She knows the voice. Christ, it's Rhoden. Head down, she piles forward, arms crossed against him and the quickening chill as it gusts down through the bared teeth of fencing by the dual carriageway. He keeps pace, lazily swinging the bike this way and that as his control wanes.
'Missed ya!' he says. 'Will you give my helmet a tug?'
She stops. 'You fucking what?'
'Give us a hand with my helmet. Help us get it off.' And then, with mock grandeur: 'I want to look upon you with my own eyes. Instead of through this placky visor.'
'Wanker,' she says, as if she were passing on the time of day. 'Why don't you cock away off and suck a dog's minge? I don't want you around.' She's about to hurry on when a thought occurs to her. 'How did you know where I live?'
'Caught up with the bint you was out with last night, didn't I? Works down the fish market, doesn't she? Karen. Karen told me.' He struggles with the helmet: his hair mushrooms as it comes free.
'Thank you Karen. Look, I've got to go home. I'm babysitting this afternoon.' 'Give me half an hour. I want to show you something.'
'I bet you do.'
'Naw, come one. Thirty minutes. It'll be a laugh.' A splintered ball of morning sunlight breaks free of tower block's concrete edge behind him. His face darkens and she has to shield her eyes to find its detail once more. A bright smile hangs there. She softens. 'Okay. But I have to drop in on my flatmate. And no arsing around from you or that's it. Home time.'
Back at her place, Nula's fast asleep. An ashtray filled with roaches trembles uncertainly on her belly.
'Thought you said you was babysitting.' Rhoden muscles his way through the narrow hallway, clotted with coats and drying blankets hanging from the banisters.
'I was. But she's all right. She's kipping.' She moves the ashtray and wraps Nula in a sleeping bag which covers the sofa. 'Let's go. I could use some time out. Where are we off to, any way?' 'Surprise.'
They power along the Chester Road; her hair feels good in this engineered breeze. Parallel, the Mersey surges listless and soiled, like slow blood in an overtapped vein. Over the bridge, Rhoden sweeps left and makes a series of tight turns till they're on a steep lane punctuated by sleeping policemen. At the top, he plunges into a green throat and she catches a delicious glimpse of the swollen town sweeping away far below them. Up ahead: woods and fields and cottages and a gutted farmhouse. Acres of rape turn the skyline to fire.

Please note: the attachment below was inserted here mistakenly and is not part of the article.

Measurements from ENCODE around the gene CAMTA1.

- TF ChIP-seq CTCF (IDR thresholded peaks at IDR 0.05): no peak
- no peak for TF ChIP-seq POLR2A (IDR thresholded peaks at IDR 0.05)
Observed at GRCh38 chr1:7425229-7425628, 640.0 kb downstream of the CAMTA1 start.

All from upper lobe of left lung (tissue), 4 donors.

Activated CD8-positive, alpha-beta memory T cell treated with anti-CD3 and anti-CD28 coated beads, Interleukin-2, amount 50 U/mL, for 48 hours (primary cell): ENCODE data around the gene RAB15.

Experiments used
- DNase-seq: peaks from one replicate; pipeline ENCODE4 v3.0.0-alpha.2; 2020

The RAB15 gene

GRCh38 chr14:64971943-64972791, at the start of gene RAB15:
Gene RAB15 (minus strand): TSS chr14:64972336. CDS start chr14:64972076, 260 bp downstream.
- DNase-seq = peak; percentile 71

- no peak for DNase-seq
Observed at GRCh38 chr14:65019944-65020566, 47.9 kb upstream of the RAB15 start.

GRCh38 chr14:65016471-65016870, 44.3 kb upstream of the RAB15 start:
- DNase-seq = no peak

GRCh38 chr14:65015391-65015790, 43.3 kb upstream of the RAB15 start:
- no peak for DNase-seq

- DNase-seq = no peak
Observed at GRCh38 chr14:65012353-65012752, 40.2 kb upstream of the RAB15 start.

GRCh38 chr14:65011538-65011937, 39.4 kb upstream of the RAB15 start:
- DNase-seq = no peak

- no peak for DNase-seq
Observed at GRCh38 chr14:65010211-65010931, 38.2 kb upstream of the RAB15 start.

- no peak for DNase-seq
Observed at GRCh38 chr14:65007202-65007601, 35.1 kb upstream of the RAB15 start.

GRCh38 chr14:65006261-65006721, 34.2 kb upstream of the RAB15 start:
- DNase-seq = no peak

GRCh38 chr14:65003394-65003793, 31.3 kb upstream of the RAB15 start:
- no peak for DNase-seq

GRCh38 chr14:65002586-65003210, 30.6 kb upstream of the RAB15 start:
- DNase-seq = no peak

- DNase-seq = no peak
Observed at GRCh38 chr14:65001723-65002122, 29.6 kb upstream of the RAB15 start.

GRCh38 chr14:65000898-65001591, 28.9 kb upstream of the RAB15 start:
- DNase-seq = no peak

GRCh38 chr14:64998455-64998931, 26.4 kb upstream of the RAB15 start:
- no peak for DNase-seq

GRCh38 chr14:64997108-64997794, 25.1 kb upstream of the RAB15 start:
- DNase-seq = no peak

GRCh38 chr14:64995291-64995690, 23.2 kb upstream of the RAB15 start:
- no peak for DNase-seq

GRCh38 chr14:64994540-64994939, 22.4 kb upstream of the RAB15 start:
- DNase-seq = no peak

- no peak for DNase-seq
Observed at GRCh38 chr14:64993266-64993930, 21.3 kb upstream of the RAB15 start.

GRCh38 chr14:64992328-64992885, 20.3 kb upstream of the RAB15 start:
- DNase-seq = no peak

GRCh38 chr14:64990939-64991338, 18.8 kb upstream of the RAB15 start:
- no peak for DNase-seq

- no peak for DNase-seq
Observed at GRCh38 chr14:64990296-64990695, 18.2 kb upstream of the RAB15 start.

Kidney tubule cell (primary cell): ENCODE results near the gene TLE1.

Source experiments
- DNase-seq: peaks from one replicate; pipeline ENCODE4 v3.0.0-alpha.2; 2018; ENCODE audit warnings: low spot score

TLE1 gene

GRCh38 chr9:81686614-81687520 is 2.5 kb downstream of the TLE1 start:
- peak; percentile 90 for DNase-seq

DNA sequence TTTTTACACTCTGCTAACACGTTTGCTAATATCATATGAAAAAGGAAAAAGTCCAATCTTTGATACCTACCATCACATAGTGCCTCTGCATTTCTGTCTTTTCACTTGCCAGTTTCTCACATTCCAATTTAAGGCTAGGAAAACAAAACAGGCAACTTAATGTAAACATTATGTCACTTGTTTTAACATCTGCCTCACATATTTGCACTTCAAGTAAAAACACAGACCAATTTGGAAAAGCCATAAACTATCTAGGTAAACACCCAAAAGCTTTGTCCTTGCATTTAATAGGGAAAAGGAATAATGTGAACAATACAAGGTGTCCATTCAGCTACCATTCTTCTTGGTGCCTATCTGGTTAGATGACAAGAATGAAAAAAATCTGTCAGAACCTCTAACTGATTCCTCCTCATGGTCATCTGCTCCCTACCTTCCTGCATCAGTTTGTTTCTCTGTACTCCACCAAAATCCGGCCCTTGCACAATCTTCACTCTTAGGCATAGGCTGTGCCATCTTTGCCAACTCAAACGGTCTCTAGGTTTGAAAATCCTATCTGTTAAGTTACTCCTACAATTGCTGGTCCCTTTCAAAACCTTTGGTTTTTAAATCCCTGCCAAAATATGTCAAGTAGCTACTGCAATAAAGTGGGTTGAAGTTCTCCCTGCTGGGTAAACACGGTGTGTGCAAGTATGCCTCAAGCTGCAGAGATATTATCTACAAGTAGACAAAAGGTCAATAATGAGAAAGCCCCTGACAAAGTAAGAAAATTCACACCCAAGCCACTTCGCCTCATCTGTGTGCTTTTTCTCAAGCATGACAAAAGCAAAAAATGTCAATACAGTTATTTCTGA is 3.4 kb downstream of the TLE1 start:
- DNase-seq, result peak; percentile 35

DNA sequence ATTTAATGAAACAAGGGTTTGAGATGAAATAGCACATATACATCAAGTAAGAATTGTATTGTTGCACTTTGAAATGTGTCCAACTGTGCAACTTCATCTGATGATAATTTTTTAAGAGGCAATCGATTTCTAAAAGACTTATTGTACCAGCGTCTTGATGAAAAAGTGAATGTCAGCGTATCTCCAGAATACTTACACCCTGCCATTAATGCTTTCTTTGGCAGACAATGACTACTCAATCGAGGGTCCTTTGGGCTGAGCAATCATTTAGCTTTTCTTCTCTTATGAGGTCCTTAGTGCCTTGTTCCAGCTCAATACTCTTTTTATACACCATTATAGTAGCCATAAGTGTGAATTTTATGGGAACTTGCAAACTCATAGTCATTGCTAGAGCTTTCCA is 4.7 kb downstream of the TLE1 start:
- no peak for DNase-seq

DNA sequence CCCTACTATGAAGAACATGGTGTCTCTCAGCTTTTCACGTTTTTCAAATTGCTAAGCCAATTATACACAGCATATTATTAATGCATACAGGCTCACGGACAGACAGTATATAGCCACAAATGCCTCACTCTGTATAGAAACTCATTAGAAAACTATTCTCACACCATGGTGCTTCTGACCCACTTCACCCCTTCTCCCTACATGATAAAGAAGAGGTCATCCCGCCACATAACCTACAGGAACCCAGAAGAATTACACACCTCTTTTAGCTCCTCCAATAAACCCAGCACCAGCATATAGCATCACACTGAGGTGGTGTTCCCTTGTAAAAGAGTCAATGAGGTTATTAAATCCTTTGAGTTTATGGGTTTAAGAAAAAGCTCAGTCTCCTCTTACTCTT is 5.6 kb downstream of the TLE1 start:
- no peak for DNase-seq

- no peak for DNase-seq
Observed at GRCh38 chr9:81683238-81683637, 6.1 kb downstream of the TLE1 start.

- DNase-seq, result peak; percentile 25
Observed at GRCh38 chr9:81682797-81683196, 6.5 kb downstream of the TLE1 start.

Rhoden brings the bike to a juddering halt by a phalanx of copper beech trees. Into a dappled gap she follows him and she's thinking - What the hell am I doing here if he tries it on I'll tear his bollocks off - but somehow she knows he's safe. She's about to ask him how much further when he stops.
'We is here.' The wide block of his leather jacket moves aside and she sees the tin bath and the woman sitting up in it, her face scratched and scarred so deeply that no features remain. Ilse feels her legs turn to pulp. 'Jesus,' she hisses. 'Jesus crease us. Did you?' She approaches and sees that the woman is a mannequin, a dummy. The force of her relief is just as shocking. 'Did you do this?' she manages. Rhoden's scuffing about behind the bath, truffling in the roots and soil. He picks up a dead shrew, scrutinises it, tosses it in the bath.
'Nah, some joker, obvious. I brought you here because she reminds me of you.' Ilse snorts bitter laughter. 'Smooth talking cunt, aren't you? Any way,' she regards the stiffly reclining doll, tit deep in brackish water, with regret, 'this babe's probably got more life in her than me.' 'Don't talk wet, girl,' he says, chancing an arm round her shoulder. She leans into him, thinking, what the hell.
Water boatmen skate on surface tension. His fingers test the plimsoll line of her tolerance. Rhoden's mouth tastes sour: dead cigarettes and stale beer. Who cares - so does hers. He frees her breasts and they pucker beneath the canopy's chill. He thickens in her hand. As their movements grow more fluid and urgent, her eyes turn to the sightless creature in the bath, the water creatures in their tiny universe, oblivious to the vastness beyond these tin confines. He lurches towards the delicious moment of absence, when his body and mind are detached by a sliver of alien heat. Her thoughts fold inwards, to the sleeping curve of flesh in Nula's tummy. It turns its head towards her and opens its eyes: ash trickles from them. Its yawning mouth carries no sounds, only rank, concrete ghosts of what it will become.
'I only want something, someone' she mutters into his shoulder as he dwindles within and against her. 'someone to save me. Someone to pull me along. To give me wings.'
He presses her back against the cold bark of a tree. The lack of movement anywhere is as comforting to her as a blanket.